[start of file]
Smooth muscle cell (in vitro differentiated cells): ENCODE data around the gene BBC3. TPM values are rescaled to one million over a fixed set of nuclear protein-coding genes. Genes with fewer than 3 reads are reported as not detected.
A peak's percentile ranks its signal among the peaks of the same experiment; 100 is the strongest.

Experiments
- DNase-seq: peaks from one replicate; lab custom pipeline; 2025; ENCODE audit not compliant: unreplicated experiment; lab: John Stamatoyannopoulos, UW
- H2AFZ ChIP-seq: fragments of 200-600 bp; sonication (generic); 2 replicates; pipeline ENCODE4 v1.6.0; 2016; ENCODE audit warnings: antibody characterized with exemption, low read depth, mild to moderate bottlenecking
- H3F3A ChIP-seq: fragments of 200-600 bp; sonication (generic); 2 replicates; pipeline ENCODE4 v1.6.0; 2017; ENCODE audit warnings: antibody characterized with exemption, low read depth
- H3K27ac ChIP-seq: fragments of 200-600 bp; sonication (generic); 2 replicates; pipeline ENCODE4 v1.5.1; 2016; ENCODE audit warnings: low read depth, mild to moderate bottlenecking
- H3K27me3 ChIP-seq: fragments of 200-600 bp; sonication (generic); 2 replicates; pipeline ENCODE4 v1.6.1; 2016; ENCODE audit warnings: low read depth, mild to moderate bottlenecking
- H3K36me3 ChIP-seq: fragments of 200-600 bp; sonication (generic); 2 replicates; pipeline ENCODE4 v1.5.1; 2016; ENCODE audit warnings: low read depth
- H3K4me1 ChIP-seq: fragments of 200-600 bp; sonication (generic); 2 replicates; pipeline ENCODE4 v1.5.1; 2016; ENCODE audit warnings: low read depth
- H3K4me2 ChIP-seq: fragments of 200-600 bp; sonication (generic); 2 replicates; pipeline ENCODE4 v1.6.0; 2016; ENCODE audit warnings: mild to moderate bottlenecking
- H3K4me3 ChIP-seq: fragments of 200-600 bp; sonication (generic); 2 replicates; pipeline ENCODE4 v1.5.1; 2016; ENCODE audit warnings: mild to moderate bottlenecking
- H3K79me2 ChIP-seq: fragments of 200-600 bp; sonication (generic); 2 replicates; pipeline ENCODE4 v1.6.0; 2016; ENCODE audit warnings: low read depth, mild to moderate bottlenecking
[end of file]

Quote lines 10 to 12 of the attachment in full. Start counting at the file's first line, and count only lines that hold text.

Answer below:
- H3K4me1 ChIP-seq: fragments of 200-600 bp; sonication (generic); 2 replicates; pipeline ENCODE4 v1.5.1; 2016; ENCODE audit warnings: low read depth
- H3K4me2 ChIP-seq: fragments of 200-600 bp; sonication (generic); 2 replicates; pipeline ENCODE4 v1.6.0; 2016; ENCODE audit warnings: mild to moderate bottlenecking
- H3K4me3 ChIP-seq: fragments of 200-600 bp; sonication (generic); 2 replicates; pipeline ENCODE4 v1.5.1; 2016; ENCODE audit warnings: mild to moderate bottlenecking